“Do I wish that I could be in this band?”
That’s one of two questions that Tom Ellis—head of the U.K. punk label Static Shock Records—asks himself when deciding whether or not to release a band’s record. “Would I want to pick this up if I stumbled across it in a shop/distro?,” is the other. Ellis has been obsessed with records since childhood—“Somewhere, there is still a Fisher-Price battery-operated record player and a Grace Jones Island Life LP with my name written on the labels in crayon,” he laughs. Like many people involved in punk and DIY, Ellis discovered the scene via mixtapes and fanzines, as well as a booklet Scarborough punk band Active Minds published titled “Participation Is The Key,” which explained how to book gigs, release records, and form bands.
Ellis began Static Shock in 2008 with a 7” from the power pop band Dangerloves, after discovering the band at Toronto’s Fucked Up Weekend, now called Not Dead Yet Fest. Next he released a 7” from his own band, The Shitty Limits, called Here Are The Limits. Static Shock has since released singles, EPs, and albums by bands hailing from all over Europe and North America. They also began their own festival, Static Shock Weekend, the most recent incarnation of which took place March 5-8.
Ellis spoke to us about the label, hot on the heels of the fest, and we selected a few entries to highlight its varied discography.
A co-release with North Carolina punk label Sorry State Records (and later Grave Mistake Records), Sleep Rough shows off Charlotte punk band Brain F≠’s ability to seamlessly combine hardcore and garage. It begins with a brainy Pynchon quote—“A screaming comes across the sky,” the opening lines of Gravity’s Rainbow—backgrounded by dissonant, furious riffs and pummeling drums. Singers Elise Anderson and Nick Goode trade vocal duties; Goode takes more of the rhythmic, threatening role while Anderson croons clear, catchy melodies. Almost every chorus is memorable, occasionally even poppy, gunning for sing-along status. On “Connerie,” the band is at the top of their game, maintaining relentless tempos and guitar textures, thrilling even while Anderson is lamenting a dissolving relationship: “Take a raincheck/ Take my paycheck/ Just don’t call me.”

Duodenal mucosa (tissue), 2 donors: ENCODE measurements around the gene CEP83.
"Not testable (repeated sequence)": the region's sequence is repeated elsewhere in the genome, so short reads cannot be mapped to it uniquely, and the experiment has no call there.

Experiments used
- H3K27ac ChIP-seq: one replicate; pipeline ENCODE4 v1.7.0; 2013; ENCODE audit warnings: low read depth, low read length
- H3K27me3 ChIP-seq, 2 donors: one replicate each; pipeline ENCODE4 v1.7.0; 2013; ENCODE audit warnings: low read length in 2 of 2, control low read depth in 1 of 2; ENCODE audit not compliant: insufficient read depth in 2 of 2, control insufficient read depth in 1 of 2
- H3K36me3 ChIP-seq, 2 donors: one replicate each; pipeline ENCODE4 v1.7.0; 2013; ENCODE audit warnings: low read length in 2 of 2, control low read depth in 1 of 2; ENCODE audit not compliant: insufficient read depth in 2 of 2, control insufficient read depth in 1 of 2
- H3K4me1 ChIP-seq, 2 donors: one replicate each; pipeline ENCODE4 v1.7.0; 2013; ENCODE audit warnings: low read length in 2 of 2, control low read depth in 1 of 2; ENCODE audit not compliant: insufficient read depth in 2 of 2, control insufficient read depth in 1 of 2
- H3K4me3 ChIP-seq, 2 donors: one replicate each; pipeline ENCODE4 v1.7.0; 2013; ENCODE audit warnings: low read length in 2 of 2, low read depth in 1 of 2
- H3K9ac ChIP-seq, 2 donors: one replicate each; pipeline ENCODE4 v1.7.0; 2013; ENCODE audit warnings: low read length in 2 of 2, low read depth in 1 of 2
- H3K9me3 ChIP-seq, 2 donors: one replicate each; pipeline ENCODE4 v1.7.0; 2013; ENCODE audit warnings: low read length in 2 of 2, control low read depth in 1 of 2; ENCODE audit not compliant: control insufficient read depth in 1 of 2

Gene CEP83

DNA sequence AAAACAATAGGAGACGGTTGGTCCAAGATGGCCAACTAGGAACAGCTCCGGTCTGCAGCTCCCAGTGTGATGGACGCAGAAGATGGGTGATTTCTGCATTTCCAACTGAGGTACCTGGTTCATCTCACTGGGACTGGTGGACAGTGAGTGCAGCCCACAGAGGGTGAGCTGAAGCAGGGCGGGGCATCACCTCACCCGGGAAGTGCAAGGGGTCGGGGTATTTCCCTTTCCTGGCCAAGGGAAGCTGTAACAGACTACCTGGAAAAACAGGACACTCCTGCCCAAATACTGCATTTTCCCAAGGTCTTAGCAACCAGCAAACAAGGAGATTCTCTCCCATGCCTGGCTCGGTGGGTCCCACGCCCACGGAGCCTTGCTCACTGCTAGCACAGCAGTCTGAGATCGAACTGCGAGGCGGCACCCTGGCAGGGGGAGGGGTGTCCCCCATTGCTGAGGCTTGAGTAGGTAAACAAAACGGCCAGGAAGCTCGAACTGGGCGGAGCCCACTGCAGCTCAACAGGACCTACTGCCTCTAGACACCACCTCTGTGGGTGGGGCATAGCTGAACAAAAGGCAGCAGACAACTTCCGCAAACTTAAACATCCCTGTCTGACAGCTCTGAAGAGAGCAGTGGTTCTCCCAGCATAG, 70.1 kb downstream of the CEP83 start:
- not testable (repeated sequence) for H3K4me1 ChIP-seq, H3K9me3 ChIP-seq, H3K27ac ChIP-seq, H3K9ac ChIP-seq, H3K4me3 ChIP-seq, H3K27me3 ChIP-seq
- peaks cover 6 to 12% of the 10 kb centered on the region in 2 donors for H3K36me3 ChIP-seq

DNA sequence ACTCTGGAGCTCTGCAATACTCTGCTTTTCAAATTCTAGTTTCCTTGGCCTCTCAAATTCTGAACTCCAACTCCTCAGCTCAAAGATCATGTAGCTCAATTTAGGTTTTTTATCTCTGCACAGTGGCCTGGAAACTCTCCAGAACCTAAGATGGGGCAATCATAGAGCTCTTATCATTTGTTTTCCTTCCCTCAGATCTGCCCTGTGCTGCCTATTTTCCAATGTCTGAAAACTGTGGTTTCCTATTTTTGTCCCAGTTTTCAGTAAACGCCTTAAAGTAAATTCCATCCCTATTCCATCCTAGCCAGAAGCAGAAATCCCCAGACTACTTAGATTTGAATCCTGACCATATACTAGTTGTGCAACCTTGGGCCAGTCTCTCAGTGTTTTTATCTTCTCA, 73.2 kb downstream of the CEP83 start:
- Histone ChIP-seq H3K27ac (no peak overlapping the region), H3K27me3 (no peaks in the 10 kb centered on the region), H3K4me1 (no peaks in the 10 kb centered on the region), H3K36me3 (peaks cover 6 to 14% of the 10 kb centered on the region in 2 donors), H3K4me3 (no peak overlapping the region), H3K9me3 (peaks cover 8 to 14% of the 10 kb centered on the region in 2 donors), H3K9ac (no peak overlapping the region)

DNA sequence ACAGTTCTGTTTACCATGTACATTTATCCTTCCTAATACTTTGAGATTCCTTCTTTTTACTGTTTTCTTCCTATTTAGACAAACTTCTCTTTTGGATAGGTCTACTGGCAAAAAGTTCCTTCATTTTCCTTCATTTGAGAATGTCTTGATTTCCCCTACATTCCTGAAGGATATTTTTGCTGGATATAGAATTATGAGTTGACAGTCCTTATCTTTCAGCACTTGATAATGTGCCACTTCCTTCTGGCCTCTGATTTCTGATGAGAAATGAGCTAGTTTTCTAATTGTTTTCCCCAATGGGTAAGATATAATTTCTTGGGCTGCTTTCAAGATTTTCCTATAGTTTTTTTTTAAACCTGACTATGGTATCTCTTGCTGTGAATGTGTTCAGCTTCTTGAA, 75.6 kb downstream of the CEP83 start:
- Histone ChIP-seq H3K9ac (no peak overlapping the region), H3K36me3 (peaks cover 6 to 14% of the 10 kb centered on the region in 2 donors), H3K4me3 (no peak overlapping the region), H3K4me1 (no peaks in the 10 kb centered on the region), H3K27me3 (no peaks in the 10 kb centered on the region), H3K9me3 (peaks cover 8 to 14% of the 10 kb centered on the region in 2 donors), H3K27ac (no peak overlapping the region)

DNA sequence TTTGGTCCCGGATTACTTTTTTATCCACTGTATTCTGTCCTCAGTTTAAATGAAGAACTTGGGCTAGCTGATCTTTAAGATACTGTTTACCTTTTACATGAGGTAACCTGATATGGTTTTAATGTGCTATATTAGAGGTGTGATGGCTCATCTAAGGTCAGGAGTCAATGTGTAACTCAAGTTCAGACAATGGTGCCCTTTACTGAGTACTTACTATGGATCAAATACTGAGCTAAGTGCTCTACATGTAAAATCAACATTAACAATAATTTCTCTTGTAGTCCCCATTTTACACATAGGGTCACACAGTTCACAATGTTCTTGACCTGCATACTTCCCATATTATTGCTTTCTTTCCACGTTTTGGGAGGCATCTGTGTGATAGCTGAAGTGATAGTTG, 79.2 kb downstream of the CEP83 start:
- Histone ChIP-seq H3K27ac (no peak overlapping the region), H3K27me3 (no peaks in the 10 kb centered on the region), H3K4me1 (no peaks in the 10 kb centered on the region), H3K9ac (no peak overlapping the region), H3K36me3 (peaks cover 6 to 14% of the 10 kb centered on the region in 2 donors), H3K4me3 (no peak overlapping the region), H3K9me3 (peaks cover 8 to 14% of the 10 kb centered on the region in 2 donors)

Hot and Flustered
Following three 7”s (two of which were released on Static Shock) and a cassette, Perth punk band Cold Meat finally release their debut full-length, a lean 10 songs clocking in at 23 minutes. Vocalist Ashley’s lyrics are full of self-loathing humor and poignant insight; standout “Women’s Work” tackles gender inequality, toxic expectations, and bad relationships, buttressed by staggered rhythms. Latent anxiety aside, the album isn’t without its light-hearted moments—take punk rock diss track “ZZ Top Hat.” “I hate ZZ Top,” Ashley proclaims in the chorus, lambasting the classic-rock titans as “boring music for boring people” and “silly music for silly people” in the song’s finale. You know what they say: either you stand for something, or you die for nothing.
Efialtis is a London-based punk band who just recently played their last show; all of their songs were sung in Greek, the first language of two of the band’s three members. And while Efialtis is definitely a punk band, there’s some clear noise rock crossover—they would have been right at home on Touch and Go or Amphetamine Reptile back in the day. The band favors songs with a brooding atmosphere and pulverizing guitar and bass, ramping up the tension before earworm choruses crash in. All of Efialtis is slow and ominous—evil, even: on “Krania,” the drums sound like they were recorded in a crypt, slightly reverberant and sinister, backed by seething guitar. Closing track “Oneiropagida” breaks the mold, switching up the tempo for the chorus as symbols explode, then fading out with a viscous instrumental passage. It’s a foreboding journey, but a satisfying one as well.